If you have read even one of my articles in the past, then you will know that “corporate worship” is a huge part of my philosophy as worship leader and teacher. This means that I believe it should always be our goal to encourage our congregation members to participate on as many levels in our services as possible. Today, I want to talk about one of the “dirty words.” The word that we seem to consistently be avoiding in worship. The one thing that we try to eliminate from our worship vocabulary – performance.
Usually, when we think about performance we think of individuality. We think of the opera singer on stage putting on a show, we think of the rock star running from one end of the arena to the other or smashing their guitar, or we think of the pop singer dressed inappropriately. For today’s purposes, I think we can talk about performance in worship in a different way. Performance does not have to be a negative. After all, almost anyone who stands in front of the congregation is performing. Think about it. The lead pastor performs when he delivers a well-planned and well-executed sermon. Associate pastors perform when they lead prayer or deliver the announcements.
Congregation members perform when they deliver a testimony. Therefore, church musicians should always be performing to a certain extent. This is does not mean church musicians should perform extravagantly. This just means that congregation members need to see that we believe what we are sharing with them. The problem seems to have been that in an effort to make our services not about the individuality of the worship team members, we have sometimes created a barrier for group participation. I believe that there is a balance somewhere between.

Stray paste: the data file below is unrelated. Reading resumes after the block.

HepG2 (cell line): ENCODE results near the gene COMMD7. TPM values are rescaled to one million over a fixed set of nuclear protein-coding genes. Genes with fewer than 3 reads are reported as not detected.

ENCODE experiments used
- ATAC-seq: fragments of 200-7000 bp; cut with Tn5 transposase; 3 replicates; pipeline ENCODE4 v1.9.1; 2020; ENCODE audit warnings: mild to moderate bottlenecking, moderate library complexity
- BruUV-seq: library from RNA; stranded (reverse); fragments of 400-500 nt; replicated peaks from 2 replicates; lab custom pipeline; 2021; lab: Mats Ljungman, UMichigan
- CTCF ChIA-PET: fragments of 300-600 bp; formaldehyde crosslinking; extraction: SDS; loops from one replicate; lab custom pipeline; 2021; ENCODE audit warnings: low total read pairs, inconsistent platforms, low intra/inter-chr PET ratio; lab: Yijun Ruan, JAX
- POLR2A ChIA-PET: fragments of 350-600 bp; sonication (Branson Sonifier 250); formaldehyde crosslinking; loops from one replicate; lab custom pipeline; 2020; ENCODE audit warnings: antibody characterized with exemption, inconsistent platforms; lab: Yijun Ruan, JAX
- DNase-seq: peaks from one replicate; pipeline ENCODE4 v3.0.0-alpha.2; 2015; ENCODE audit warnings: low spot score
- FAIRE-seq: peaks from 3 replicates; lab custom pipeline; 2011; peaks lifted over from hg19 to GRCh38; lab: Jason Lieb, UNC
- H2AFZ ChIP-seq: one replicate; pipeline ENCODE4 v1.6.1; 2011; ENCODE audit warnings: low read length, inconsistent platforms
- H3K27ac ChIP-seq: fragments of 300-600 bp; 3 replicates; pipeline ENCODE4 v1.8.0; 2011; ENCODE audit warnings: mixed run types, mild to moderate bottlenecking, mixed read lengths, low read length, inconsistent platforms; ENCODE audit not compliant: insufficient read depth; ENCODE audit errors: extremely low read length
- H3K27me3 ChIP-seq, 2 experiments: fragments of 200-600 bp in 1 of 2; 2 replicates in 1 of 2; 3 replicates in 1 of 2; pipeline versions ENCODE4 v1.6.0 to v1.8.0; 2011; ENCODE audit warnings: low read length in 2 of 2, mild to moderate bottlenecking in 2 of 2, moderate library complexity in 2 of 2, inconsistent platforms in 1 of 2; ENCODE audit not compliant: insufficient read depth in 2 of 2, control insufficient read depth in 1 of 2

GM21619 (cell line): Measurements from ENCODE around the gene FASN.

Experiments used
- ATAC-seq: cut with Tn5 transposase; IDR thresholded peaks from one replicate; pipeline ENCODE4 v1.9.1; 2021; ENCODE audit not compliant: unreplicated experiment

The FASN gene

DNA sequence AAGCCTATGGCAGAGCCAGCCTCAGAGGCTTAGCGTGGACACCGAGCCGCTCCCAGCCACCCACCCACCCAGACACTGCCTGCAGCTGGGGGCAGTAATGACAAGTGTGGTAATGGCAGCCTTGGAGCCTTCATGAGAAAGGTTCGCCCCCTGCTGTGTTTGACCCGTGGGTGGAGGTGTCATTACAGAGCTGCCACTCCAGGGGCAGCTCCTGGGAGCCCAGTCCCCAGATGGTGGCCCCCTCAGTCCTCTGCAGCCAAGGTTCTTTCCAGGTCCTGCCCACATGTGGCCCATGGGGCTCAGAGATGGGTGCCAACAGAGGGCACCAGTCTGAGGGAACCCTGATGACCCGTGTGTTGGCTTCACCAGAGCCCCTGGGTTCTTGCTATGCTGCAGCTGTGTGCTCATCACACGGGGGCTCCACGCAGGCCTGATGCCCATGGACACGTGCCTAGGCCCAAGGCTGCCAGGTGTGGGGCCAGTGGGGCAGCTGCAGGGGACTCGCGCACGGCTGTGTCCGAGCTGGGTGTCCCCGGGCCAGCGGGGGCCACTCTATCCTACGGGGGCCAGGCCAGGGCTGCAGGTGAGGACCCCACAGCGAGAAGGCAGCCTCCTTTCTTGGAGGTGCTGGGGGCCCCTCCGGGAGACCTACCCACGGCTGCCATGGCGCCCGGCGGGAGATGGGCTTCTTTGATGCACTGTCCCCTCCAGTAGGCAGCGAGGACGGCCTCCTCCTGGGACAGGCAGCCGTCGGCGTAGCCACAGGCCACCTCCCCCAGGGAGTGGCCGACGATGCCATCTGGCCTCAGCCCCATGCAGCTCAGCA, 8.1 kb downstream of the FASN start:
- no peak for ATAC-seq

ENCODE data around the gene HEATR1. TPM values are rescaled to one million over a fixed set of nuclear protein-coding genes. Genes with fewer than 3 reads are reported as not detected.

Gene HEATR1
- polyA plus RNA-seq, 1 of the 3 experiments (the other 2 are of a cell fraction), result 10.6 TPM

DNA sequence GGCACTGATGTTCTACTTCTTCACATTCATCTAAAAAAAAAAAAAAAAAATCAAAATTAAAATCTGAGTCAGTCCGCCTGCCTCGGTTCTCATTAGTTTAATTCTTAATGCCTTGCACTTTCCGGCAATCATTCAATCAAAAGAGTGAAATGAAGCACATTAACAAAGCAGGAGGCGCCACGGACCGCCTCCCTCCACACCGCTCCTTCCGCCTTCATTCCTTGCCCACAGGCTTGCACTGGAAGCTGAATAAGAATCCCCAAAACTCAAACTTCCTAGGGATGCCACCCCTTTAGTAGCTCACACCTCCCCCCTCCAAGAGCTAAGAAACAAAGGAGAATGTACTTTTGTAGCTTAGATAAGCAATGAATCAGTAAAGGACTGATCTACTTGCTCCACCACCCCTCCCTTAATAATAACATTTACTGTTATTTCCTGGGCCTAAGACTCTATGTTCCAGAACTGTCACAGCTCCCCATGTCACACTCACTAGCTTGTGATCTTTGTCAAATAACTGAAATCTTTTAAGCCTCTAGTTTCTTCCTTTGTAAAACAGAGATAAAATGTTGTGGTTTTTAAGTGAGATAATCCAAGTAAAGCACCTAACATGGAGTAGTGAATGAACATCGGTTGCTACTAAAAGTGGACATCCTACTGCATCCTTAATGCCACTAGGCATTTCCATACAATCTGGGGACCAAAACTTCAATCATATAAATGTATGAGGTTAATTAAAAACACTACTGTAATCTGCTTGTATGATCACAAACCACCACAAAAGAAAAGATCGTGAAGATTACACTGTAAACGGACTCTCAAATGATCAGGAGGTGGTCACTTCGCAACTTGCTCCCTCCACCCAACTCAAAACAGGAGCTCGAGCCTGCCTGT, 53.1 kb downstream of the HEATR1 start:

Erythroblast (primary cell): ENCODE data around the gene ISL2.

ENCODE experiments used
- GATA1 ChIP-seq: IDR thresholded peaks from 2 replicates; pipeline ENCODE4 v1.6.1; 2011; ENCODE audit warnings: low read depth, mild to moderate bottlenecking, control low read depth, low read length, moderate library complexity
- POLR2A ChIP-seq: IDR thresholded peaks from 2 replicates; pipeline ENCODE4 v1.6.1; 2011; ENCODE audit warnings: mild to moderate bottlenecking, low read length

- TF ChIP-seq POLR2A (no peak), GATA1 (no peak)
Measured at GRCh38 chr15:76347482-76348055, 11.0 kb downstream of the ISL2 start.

What does effective performance look like from a practical standpoint? First things first – get your face out of the music stand! When church musicians are staring at the music with their head down, it is difficult for participants to connect and engage with the service. Let’s compare this to the lead pastor for a moment. If your lead pastor delivers his entire sermon with his face buried in his notes, rarely looks up, and barely makes eye contact with anyone, how is that going to make you feel? It’s going to make you feel like not paying attention, like you’re wasting your time, and like he doesn’t know what he’s talking about. Why would it be any different for a musician?
The next step is to figure out what to do after we’ve gotten our faces out of our music stands. Keep in mind that everything the musician does in worship should reflect their pursuit of God and set an example for others. We should avoid making it about ourselves but to always keep Christ in our hearts and minds. We can still have fun though. Instrumentalists can turn to each other and connect. It’s okay to move around, it’s okay to move with each other, and it’s okay to make eye contact. As long as we aren’t distracting from the goal of corporate singing, it is all good. Singers need to make eye contact with congregation members. Singers need to know how to use their hands to gesture toward an atmosphere of invitation. Just keep in mind that it’s all about God.
Contact me anytime if you need help or know a young person interested in making a career of worship music. I can be reached at (660) 651-9964 or email@example.com. Until next month, keep playing and singing!